had to suspend its developement for several months). I will
try to find
out whether the JDBC->CWM mapping can be released separately.
Martin
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Holger Krug
2002-10-01 06:25:16 UTC
Permalink
Post by Charles T. Betz
Post by Holger Krug
IMHO all this can be done with the current version of MDR. Take it and
do it and enjoy ! Simply make a layer on top of MDR which handle user
requests, e.g. integrate MDR into a web-server. There should be no
problem at all (at least what concerns MDR). Or did I miss anything ?
Scalability of B-tree?
You have read-only access. Why should RDBMS any better than B-tree ?
Post by Charles T. Betz
Any concurrency issues for multiple read-only access
via XMI Writer?
Multiple read-only is explicitely allowed.
Post by Charles T. Betz
Eventually the load process might need transactionality, so
we could multithread it.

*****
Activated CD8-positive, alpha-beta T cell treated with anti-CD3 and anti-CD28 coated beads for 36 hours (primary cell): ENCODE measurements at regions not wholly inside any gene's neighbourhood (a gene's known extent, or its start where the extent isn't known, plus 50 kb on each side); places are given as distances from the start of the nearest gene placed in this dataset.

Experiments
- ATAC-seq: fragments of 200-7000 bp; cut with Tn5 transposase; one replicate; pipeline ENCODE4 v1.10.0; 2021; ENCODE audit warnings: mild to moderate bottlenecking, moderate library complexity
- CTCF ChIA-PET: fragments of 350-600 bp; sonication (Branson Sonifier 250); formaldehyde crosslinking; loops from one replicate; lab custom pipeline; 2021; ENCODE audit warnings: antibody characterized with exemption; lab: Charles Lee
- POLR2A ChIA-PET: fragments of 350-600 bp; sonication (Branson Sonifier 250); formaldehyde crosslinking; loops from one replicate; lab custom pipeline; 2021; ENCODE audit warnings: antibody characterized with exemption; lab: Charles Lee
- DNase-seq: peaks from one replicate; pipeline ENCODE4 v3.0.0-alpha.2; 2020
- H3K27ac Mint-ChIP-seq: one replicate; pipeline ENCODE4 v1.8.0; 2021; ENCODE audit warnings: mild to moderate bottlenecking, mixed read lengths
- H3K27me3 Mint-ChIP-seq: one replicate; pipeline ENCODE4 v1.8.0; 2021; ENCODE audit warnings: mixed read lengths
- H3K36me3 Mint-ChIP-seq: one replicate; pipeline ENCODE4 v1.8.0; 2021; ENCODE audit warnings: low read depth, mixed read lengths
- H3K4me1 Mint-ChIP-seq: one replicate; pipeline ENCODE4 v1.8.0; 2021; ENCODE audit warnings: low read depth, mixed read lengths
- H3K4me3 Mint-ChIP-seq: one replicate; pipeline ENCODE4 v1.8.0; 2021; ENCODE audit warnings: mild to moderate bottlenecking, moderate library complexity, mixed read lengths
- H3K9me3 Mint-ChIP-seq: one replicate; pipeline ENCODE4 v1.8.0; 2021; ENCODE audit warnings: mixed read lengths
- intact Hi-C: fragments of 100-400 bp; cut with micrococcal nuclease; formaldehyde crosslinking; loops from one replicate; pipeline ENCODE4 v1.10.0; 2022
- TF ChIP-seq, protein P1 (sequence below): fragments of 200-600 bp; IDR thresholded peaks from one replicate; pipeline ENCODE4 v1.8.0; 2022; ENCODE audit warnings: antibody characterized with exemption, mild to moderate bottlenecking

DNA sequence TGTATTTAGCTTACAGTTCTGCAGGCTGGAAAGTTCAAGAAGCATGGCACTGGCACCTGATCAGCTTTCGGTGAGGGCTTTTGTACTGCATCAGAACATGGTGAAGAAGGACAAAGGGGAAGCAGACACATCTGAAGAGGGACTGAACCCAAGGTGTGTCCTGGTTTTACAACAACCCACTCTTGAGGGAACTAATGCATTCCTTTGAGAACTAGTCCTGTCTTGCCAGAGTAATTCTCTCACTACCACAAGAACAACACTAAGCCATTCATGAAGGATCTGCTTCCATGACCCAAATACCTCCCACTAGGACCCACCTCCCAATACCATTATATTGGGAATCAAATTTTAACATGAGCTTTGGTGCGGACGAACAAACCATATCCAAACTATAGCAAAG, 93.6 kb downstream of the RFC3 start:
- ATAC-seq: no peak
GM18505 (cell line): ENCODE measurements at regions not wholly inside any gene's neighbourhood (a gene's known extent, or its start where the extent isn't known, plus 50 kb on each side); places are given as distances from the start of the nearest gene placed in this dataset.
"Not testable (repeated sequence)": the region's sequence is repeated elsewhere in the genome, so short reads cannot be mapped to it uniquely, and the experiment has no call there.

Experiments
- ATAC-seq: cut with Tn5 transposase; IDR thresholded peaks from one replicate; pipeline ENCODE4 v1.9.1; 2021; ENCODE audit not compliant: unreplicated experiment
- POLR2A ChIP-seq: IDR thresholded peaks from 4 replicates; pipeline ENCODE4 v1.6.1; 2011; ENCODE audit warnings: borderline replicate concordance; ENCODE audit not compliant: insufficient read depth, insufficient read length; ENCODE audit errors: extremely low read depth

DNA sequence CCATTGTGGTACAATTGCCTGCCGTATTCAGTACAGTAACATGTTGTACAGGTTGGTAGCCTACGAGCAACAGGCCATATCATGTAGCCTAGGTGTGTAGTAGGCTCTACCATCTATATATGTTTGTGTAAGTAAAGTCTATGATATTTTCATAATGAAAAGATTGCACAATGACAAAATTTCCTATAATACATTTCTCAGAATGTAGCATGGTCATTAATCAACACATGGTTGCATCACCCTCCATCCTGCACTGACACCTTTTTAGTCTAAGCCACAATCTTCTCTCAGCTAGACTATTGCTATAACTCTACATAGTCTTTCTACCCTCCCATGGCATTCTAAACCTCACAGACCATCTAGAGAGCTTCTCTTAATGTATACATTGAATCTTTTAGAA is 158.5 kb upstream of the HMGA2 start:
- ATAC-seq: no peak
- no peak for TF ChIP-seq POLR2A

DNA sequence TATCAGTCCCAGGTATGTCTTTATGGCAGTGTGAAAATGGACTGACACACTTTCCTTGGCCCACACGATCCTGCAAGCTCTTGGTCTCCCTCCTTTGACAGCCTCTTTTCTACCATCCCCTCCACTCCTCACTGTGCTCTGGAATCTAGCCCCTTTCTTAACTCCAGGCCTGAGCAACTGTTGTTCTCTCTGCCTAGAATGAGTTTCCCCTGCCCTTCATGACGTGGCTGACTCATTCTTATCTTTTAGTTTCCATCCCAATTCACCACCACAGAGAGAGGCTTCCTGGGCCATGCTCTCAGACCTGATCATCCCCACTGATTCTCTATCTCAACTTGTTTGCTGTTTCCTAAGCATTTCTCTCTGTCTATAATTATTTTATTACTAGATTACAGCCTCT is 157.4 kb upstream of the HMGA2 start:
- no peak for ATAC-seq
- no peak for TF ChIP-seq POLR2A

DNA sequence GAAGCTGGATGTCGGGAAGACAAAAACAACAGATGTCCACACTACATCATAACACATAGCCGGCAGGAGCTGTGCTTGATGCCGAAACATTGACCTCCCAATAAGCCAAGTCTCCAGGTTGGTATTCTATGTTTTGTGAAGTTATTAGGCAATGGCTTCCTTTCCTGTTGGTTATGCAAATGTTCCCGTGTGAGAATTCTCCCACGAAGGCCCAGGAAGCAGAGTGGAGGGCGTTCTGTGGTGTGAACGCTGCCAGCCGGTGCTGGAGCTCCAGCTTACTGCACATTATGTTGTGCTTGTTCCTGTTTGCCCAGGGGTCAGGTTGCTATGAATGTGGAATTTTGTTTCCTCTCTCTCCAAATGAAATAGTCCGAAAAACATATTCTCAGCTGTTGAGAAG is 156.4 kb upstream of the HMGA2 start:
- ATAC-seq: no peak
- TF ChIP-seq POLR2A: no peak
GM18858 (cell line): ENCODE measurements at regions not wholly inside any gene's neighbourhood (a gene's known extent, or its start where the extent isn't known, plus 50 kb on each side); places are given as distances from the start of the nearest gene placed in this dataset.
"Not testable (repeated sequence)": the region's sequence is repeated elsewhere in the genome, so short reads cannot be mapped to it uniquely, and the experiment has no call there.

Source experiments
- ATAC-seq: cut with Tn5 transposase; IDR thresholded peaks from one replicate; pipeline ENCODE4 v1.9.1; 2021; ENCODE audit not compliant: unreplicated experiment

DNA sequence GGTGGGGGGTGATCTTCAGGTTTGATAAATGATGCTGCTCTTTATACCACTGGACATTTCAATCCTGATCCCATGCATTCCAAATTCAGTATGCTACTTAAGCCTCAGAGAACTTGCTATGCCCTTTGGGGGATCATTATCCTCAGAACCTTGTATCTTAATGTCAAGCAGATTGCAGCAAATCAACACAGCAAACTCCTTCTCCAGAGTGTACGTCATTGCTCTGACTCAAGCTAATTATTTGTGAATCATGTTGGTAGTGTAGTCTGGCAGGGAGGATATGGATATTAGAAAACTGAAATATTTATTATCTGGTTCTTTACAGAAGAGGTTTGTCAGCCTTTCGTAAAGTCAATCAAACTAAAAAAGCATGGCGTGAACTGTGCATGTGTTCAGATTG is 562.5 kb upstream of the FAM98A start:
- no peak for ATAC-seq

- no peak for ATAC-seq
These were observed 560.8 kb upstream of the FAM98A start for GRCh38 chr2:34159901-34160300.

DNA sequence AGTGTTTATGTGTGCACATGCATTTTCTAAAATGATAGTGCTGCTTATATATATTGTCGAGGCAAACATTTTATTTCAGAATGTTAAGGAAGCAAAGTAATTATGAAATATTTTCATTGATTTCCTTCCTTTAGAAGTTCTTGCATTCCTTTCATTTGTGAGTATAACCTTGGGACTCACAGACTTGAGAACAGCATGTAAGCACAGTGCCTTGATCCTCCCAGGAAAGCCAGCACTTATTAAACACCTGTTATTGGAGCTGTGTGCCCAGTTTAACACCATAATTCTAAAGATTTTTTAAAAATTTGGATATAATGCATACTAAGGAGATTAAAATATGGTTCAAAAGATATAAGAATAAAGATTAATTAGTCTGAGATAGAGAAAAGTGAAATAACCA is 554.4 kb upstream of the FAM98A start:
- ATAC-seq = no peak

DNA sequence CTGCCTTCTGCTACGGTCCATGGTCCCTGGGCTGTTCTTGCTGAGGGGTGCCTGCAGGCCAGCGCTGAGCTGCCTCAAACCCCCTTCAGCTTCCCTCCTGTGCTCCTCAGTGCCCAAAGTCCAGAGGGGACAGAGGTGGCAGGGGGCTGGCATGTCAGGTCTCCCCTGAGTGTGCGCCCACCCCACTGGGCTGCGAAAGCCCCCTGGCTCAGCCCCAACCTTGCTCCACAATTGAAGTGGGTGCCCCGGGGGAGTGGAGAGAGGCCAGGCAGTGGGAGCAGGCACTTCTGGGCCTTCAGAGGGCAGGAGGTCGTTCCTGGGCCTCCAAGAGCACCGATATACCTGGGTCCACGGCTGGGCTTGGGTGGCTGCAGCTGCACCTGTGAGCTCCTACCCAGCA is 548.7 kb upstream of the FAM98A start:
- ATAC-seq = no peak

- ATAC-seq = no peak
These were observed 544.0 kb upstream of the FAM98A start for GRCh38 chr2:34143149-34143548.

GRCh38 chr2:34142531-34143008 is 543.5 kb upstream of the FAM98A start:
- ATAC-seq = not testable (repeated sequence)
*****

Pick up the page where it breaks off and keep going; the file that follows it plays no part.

Use different repositories for read and write and switch after the write
is completed.
Post by Charles T. Betz
Perhaps you're right though. I've been so tied to
my RDBMS-centric worldview that I haven't asked whether this could be
achieved with a shared B-tree file and an application server.
;-)

Good luck in starting your project !
--
Holger Krug
***@rationalizer.com
Martin Matula
2002-09-30 19:34:03 UTC
Permalink
Hi Charles,
Post by Charles T. Betz
1. Run a scanner against an RDBMS system catalog. Translate the proprietary
system catalog to standard CWM/XMI (Relational package).
2. Write the extracted system catalog to the repository.
3. Repeat for all RDBMSes in the shop.
4. User logs into Web site, queries repository. Repository emits XMI that